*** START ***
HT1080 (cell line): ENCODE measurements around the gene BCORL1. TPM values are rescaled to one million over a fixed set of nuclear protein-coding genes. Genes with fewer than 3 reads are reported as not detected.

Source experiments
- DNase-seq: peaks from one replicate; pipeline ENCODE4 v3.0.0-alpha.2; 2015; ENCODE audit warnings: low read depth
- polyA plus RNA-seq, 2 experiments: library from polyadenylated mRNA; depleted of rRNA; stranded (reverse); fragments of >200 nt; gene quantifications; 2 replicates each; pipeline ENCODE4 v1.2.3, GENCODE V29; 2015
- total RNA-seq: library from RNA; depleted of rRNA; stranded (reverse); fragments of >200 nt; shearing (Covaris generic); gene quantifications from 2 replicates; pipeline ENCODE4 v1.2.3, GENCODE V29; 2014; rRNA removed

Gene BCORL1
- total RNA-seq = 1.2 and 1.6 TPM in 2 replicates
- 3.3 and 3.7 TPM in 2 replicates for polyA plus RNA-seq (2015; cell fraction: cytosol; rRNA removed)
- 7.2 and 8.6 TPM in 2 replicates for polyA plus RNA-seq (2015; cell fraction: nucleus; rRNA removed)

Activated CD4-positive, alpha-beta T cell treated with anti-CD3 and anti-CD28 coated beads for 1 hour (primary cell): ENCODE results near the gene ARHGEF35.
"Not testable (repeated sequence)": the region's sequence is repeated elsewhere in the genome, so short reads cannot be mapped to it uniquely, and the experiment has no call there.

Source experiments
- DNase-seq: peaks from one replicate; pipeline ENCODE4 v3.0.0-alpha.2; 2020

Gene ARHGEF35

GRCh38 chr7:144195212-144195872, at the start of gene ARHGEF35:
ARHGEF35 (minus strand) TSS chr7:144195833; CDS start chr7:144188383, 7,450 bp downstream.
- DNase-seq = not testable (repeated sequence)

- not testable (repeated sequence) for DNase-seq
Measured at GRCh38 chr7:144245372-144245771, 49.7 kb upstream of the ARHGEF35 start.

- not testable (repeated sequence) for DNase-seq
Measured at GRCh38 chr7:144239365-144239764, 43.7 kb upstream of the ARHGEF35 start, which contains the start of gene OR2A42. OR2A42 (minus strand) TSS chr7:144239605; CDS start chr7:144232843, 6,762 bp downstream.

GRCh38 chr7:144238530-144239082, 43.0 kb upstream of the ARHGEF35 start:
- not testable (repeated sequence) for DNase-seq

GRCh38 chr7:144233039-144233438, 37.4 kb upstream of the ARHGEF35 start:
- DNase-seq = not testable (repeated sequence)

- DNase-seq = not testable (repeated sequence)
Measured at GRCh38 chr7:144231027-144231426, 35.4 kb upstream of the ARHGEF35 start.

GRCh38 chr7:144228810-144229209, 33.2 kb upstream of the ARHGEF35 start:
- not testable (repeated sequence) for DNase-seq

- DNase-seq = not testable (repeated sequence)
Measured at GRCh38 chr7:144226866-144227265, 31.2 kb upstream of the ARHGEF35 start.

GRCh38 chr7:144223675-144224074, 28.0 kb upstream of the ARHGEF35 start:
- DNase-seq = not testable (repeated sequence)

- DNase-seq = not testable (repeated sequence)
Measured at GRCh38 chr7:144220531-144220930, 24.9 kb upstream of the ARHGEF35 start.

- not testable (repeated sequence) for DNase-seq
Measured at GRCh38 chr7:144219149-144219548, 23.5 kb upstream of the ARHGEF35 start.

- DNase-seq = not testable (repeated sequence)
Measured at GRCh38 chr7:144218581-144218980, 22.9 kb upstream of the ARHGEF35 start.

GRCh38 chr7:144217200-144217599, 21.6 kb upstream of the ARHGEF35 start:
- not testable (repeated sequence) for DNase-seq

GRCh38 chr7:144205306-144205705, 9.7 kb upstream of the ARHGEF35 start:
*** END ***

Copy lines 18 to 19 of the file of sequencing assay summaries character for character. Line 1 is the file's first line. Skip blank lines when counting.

- not testable (repeated sequence) for DNase-seq
Measured at GRCh38 chr7:144245372-144245771, 49.7 kb upstream of the ARHGEF35 start.